Mulu National Park

Our 4 days in Mulu NP turned out to be another highlight of our trip this year. The park, in the Karst area of central Borneo, north of Brunei, is very well run with lots of walking tracks and caving experiences at all levels. The only access is by air or river boat. We arrived with no accomodation booked and tried a local homestay for the first night.

This was lovely and Lydia looked after us well but it was a bit too far from the park so we moved into accomodation within the park for the other 2 nights. The bathroom was also a bit to basic for my liking and you couldn't read at night due to the bugs.

We had considered doing the “Pinnacle” walk but that would have taken up all our time. We will come back another time to do that. We started with an afternoon cave tour heading up river in a longboat to “Fast Lane” Cave.

The cave was spectacular and our guide Jasper, who we had to ourselves, was a mine of information. These cave systems are the second longest in the world at about128 km long.

Lots of these fellows around.

Monash Uni was running a field trip at the park and we enjoyed a chat with one of the students over a couple of cold beers before heading back to our homestay late afternoon.

Next morning we packed up and headed back to the park for the 0845 tour to “Clearwater Cave”. Lots of rain overnight had lifted the water level and muddied the waters but the boatman did a great job pushing us upstream beyond where we went yesturday.

First we visited the “Cave of Winds”

Then a lovely walk above the river to “Clearwater Cave” past rock formations similar to the “Pinnacles”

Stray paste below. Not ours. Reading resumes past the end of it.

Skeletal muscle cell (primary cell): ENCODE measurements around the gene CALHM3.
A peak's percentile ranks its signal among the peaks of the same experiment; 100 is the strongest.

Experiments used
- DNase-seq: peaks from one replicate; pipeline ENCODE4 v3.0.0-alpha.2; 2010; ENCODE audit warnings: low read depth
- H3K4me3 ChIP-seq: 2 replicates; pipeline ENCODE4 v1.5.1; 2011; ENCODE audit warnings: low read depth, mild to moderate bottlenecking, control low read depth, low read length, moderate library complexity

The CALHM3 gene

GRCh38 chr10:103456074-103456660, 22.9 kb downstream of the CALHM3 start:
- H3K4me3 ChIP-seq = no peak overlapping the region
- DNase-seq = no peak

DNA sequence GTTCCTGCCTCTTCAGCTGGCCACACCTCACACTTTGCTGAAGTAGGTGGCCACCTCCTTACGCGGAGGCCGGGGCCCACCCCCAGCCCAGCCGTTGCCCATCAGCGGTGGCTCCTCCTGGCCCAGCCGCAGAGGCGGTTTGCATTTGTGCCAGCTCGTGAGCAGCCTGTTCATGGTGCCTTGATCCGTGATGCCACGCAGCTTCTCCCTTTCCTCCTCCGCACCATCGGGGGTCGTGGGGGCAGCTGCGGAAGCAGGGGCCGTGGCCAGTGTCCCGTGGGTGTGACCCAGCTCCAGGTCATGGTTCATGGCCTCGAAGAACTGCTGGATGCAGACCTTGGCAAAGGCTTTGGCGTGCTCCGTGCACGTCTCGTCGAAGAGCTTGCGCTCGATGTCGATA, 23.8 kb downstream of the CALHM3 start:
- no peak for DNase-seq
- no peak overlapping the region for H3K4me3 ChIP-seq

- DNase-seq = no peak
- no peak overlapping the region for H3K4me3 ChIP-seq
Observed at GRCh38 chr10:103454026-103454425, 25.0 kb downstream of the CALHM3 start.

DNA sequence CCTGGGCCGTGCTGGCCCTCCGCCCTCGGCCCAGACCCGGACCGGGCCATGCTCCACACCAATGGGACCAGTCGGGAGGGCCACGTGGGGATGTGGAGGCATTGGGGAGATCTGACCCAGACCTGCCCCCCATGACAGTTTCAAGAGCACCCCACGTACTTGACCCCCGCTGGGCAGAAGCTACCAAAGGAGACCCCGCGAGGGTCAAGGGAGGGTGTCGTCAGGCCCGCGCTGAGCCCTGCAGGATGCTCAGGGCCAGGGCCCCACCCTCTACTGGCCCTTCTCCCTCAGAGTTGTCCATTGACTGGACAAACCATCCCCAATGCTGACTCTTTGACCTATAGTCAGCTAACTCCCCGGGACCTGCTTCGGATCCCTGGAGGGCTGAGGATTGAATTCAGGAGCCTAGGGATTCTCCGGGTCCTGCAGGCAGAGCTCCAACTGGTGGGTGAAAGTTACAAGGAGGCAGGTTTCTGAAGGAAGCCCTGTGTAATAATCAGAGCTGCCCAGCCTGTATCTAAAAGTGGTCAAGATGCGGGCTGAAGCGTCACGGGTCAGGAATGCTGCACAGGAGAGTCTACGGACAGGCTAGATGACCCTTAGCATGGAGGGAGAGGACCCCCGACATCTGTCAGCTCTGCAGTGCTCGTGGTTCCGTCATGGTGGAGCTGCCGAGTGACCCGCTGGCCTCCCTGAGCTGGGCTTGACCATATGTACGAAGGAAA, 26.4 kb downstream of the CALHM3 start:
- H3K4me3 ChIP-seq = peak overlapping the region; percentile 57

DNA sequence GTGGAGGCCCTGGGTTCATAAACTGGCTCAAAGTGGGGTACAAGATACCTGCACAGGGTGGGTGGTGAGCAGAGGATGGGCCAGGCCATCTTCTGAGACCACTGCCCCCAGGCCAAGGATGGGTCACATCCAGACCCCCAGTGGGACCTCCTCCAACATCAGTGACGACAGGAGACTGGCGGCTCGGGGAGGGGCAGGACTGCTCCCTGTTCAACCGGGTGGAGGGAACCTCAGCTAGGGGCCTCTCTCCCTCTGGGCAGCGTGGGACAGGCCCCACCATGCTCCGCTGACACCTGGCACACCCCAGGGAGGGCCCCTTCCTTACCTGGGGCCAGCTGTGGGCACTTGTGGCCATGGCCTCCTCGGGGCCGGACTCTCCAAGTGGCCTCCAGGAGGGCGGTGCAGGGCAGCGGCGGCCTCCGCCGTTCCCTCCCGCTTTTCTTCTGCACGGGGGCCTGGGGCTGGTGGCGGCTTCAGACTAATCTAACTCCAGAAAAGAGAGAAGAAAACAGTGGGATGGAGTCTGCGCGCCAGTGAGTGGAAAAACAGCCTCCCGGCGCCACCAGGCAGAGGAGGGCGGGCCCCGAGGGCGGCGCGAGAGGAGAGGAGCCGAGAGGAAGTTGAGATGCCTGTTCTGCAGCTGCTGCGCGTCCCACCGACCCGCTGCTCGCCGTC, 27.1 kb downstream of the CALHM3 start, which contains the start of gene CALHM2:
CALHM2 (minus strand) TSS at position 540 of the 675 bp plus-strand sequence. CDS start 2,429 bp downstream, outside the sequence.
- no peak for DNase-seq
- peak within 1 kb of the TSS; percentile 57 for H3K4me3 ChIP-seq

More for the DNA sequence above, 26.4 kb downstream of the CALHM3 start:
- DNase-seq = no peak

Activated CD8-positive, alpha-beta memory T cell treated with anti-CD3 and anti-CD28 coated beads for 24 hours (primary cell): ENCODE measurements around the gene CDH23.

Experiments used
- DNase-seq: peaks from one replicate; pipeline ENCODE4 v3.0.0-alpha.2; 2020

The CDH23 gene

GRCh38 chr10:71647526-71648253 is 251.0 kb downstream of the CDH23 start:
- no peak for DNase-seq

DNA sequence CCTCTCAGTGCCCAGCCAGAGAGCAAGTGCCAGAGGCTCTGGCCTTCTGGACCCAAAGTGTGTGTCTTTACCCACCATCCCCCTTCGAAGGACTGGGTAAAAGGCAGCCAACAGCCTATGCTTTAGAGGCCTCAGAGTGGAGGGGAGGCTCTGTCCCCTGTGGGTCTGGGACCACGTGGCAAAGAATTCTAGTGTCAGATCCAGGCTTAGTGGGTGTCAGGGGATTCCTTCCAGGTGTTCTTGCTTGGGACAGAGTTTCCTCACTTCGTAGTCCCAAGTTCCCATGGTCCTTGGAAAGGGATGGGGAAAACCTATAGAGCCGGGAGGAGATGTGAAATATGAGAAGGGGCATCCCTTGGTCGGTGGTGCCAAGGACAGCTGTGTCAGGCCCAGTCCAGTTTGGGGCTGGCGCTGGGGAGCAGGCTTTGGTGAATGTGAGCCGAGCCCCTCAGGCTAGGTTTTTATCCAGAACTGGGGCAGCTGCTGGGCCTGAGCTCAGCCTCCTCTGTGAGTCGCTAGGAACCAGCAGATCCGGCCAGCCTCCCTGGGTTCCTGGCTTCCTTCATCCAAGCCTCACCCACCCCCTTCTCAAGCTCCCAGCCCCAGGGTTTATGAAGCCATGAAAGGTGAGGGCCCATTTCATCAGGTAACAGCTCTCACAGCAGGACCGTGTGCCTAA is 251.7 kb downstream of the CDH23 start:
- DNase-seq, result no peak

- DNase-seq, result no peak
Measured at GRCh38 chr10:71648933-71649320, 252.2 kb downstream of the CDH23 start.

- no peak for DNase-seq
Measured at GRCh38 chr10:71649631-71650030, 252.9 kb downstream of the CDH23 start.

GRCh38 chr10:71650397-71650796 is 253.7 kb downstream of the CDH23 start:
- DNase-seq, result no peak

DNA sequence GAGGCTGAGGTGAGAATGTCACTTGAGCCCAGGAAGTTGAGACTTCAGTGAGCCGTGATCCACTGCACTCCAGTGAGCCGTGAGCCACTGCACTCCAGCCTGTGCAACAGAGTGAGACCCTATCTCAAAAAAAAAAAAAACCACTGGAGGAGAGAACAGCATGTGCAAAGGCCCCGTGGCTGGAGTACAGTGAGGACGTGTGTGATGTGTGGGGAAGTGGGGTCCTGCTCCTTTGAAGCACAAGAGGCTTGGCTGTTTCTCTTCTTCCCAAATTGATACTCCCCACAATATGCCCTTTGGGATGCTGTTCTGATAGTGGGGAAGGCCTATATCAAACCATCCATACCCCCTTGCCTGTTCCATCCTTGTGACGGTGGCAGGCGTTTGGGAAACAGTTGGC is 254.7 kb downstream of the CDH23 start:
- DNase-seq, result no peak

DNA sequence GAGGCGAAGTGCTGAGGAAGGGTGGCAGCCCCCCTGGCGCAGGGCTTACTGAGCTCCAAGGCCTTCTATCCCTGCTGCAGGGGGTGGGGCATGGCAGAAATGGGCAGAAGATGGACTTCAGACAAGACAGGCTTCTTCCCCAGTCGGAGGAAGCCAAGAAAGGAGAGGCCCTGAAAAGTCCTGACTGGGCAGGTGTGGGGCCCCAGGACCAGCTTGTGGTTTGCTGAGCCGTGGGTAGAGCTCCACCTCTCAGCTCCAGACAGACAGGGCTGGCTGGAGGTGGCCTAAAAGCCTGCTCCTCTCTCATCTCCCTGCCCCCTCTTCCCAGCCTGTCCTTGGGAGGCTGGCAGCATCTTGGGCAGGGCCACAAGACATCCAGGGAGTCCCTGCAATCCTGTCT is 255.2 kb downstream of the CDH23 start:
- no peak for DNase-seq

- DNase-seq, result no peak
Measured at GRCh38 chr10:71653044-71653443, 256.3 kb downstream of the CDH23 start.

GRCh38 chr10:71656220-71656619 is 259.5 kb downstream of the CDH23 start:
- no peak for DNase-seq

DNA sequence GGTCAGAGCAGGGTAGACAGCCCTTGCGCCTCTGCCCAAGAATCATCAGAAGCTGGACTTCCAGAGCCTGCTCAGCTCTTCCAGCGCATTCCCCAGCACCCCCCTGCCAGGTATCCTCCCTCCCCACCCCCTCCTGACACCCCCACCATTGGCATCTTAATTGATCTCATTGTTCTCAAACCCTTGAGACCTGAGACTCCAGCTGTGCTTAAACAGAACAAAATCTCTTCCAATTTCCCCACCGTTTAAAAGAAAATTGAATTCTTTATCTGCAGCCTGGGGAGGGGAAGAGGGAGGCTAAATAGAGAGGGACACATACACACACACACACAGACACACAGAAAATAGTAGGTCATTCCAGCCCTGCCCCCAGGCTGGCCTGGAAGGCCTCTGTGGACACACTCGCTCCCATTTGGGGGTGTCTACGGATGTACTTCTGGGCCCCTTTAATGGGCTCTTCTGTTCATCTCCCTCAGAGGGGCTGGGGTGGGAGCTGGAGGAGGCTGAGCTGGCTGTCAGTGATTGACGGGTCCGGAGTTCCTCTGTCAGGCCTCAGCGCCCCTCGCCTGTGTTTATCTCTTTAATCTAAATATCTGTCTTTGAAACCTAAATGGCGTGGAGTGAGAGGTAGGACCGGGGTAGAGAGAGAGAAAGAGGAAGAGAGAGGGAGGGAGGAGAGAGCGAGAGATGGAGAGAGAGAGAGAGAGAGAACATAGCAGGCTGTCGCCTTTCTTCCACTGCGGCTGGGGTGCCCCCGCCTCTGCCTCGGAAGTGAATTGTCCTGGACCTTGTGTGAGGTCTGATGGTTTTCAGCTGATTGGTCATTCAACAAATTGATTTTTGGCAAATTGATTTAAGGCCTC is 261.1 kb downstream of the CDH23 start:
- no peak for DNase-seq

The pool here flows out of the cave and was a great place for a swim after exploring the cave.
The river runs through “Clearwater” and has created some beautiful sculpting.

We walked through “Lady Cave” which branches off “Clearwater”, then a refreshing swim before it was back to the boats for the downstream trip.

Back at HQ we picked up our room key and moved in to our “Rainforest Lodge”.

The room was brand new and lovely.

After a quick lunch we were off again to “Deer Cave” and “Lang Cave”. We walked the 3.8km along the boardwalk with our guide ” Christian” pointing out creatures and plants along the way. We watched this green tree snake for some time.

Lots of the Rajah Brooks butterflys
Lea tried on some “elephant ears”.
“Deer Cave” was massive and very spectacular
Inside the rains had created waterfalls from the roof.
In nearby “Lang Cave” the formations were huge and it's probably one of the prettiest caves we have seen.
After exiting the caves we waited for the nightly bat exit.
We were not disappointed as wave after wave of bats gathered outside the cave exit and then spiraled their way off to feed. Its estimated that about 3 million bats live here.
On the way back the “chirping” was amazingly loud. We eventually tracked it down to coming from these frogs.

Lea had measured our steps for the day and the count was 24,000. No wonder we were tired.

Lea was over caves and especially bats so we went walking and did the 8km Paku Valley Loop. The waterfall halfway along gave Lea the opportunity for a swim.

The water was a bit cold for me.

Headed back for a nice relaxing lunch and a quiet afternoon.

On our last day we packed up and headed out for one last walk via the tree top tower and

Kenyalang Loop.

Then looping back from the entrance to “Deer Cave”.

Back to the room in time for a shower and clean clothes before check out. A fabulous few days.


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